–Two that aren’t on the WSJ list that are pretty good bets to make the fall schedule on name-recognition only: Hawaii 5-0 at CBS and Rockford Files at NBC. Reboots are ridiculously popular in movies these days, so why not TV too? It hasn’t gone well so far, especially at NBC since Bionic Woman and Knight Rider were nearly unwatchable. Actually, eff that, they were unwatchable. But they’ve got what other shows don’t — a built-in audience that watches from the start, if for nothing else, out of morbid curiosity. Will Hawaii 5-0 keep the same cool theme music? Is there really someone who can replace James Garner as Jim Rockford? So they watch the pilot and who knows? Maybe they like what they see. With every other show, you’re throwing darts at the board just hoping someone happens to tune in. With these, you’ve got millions of people who will tune in — at least that the start. The aforementioned Kurtzman and Orci are creating 5-0, a good start. I’m glad these shows will be coming back at the same time so I can debate which original had a better theme song. Right now, I’d go Hawaii 5-0, but it’s close between two of my favorites. Feel free to vote for your favorite down below:

I just don’t see what fans of Justified see, because I think it’s pretty average. I’m just not a procedural kind of guy, I need something a little deeper to keep me interested. But as far as procedurals go, it’s better than most so I don’t mind if it gets another season on FX. Just as long as it’s not blocking the path of the next Nip/Tuck, Sons of Anarchy or Rescue Me, or even The Riches or any other of the great serialized, story and character-heavy shows FX churns out.

Remember two seconds ago talking about reboots being the rage? Wasn’t lying. The evidence is Nightmare on Elm Street’s $32 million this weekend at the box office despite p!ss-poor reviews and the announcement that a sequel is on the way. These are the kinds of things that should be assumed at this point. When a movie is made for $35 million and makes that back in its opening week, there will be a sequel. I’m going to go ahead and guess that the good guys weren’t able to kill Freddy in this one. I wouldn’t be surprised if they just used the same trailer the next time around and no one would know the difference.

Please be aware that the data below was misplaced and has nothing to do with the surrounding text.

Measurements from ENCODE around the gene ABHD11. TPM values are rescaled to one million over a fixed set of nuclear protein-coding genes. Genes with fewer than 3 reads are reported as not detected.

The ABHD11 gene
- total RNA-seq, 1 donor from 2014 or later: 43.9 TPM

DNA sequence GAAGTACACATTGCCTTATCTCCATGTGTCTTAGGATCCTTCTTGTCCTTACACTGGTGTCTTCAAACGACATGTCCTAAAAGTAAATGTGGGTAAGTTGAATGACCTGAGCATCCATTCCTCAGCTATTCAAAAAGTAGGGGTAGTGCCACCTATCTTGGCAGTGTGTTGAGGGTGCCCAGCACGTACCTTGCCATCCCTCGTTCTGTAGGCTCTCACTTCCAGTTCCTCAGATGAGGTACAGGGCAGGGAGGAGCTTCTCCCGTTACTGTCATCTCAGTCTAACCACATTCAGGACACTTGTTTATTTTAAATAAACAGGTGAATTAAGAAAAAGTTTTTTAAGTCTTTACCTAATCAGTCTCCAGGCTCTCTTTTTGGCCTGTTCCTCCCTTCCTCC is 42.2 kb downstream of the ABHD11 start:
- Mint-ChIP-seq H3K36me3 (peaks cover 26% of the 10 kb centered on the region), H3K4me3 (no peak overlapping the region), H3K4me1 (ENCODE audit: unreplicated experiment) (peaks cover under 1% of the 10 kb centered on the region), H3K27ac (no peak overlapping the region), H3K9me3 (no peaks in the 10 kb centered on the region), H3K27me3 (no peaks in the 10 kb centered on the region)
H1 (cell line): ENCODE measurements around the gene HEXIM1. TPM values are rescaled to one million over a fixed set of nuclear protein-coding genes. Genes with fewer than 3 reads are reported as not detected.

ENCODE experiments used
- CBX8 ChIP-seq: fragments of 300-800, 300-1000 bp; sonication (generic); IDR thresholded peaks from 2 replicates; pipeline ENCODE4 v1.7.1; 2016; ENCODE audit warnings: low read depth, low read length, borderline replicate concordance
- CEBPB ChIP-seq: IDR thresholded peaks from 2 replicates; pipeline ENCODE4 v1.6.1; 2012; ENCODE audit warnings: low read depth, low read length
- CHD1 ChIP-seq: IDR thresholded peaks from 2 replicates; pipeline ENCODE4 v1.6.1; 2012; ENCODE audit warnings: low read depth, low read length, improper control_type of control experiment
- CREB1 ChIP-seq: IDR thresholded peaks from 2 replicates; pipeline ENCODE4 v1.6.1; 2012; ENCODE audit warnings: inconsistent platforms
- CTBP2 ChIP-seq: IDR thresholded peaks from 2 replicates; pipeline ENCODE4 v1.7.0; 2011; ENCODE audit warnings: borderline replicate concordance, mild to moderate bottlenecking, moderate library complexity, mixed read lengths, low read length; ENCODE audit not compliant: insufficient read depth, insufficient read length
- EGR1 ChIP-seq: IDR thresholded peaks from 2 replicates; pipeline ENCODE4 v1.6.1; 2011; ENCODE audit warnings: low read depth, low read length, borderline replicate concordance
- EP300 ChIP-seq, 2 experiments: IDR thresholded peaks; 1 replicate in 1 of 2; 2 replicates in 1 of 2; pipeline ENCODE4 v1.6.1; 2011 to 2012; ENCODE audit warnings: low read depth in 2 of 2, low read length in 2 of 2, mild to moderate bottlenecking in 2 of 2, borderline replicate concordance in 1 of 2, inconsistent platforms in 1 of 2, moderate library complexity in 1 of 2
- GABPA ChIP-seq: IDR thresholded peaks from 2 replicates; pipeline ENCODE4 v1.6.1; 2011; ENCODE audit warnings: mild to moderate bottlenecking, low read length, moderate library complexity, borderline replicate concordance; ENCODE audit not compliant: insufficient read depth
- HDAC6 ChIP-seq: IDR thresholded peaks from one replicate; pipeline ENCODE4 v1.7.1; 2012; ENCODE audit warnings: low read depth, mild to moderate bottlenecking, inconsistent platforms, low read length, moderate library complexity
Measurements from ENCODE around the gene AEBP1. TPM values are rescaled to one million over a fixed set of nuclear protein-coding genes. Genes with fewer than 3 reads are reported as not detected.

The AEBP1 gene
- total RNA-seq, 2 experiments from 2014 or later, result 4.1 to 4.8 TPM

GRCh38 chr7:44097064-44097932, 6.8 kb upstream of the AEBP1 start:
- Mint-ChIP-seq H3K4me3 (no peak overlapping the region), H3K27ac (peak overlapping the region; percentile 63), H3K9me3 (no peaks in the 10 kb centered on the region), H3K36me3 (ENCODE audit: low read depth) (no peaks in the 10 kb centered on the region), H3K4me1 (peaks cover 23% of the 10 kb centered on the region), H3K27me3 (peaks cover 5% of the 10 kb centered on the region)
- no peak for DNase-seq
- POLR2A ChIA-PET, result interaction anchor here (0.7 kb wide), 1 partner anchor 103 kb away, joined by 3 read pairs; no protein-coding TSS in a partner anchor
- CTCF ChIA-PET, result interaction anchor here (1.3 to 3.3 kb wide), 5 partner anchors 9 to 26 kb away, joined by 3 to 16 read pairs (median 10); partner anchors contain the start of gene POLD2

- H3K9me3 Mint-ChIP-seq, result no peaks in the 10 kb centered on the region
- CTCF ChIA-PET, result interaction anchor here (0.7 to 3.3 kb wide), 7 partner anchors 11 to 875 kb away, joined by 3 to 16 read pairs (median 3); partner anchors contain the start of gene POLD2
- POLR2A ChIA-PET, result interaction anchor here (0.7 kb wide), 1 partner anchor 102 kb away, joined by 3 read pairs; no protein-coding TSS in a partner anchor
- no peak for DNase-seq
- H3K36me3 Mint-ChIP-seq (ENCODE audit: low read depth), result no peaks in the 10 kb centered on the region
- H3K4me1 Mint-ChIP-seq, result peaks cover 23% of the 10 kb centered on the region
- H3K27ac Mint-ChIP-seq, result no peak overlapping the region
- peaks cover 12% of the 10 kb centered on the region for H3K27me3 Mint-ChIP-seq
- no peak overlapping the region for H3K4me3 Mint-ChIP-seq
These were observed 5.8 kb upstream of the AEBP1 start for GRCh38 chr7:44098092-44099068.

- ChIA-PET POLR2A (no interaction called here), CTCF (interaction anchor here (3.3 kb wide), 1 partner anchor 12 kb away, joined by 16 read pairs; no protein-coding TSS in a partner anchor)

It’s been about 12 years since the first time Garth Brooks hosted one of my favorite Saturday Night Lives, including a sketch about how ridiculously long it takes for a movie to start with more trailers and commercials being added to the start of every show. It ended with the theater crowd stuck inside the cinema being forced to watch a couple days worth of trailer, all of which starred Shelly Long and started with James Brown’s I Feel Good. You would think theater owners would have realized they were being made fun of, and that people were starting to get turned off by how long it took to get to the movie. Nope, they added more. I love trailers, I’d watch them all day if I could. And sometimes I do. But I want to watch them on my own time, not when I paid $10 specifically to watch something else. I can’t even fathom how many trailers might be attached to Iron Man 2 this weekend, but I’ll put the over/under at 9. And since that particular SNL skit isn’t online anywhere, it’s always a good idea to hit up some Mango:

I never touted my knowledge of Broadway plays, but I at least thought I could tell you which big stars were there. Apparently, I was completely wrong because I had no clue Denzel Washington was on Broadway, let alone that he would be nominated for a Tony. There’s an easy lesson here — don’t listen to a word I say about Broadway.

still pumped fro first class, but these aren't good signs to start with

still pumped fro first class, but these aren't good signs to start with

The generation that introduced directors like Bryan Singer, Sam Raimi and Christopher Nolan into the mainstream when they directed comic book movies in the early 2000s looks like it’s starting to step aside for people like Marc Webb (director of the new Spider-Man) and now Matthew Vaughn (about to take over X-Men). Webb’s signing was based on his him being the “next big thing” but the hiring of Vaughn for X-Men: First Class is a little weird since he turned down the chance to direct the third X-Men the first time around. X-Men already was busy wiping egg of its face for the Singer PR nightmare, and now they’re going back to the guy who screwed them five years ago? That just doesn’t make sense and it’s not how Hollywood works. OK, so I’ve never ever been further west than Vegas, but I hear things about how Hollywood works, and this isn’t it. Normally, a studio would come back to the director who bent them over if there were icicles in Hell or if they had nowhere else to turn. I haven’t heard about any new developments down below, but Vaughn couldn’t have been any better than 20th on their list of directors to restart the X-Men franchise. He probably had a fantastic vision for Last Stand and really understands the characters, but the studio must have exhausted all other options before they came back to him. That’s not good when one of the most profitable franchises of all time has to come around to its 20th choice.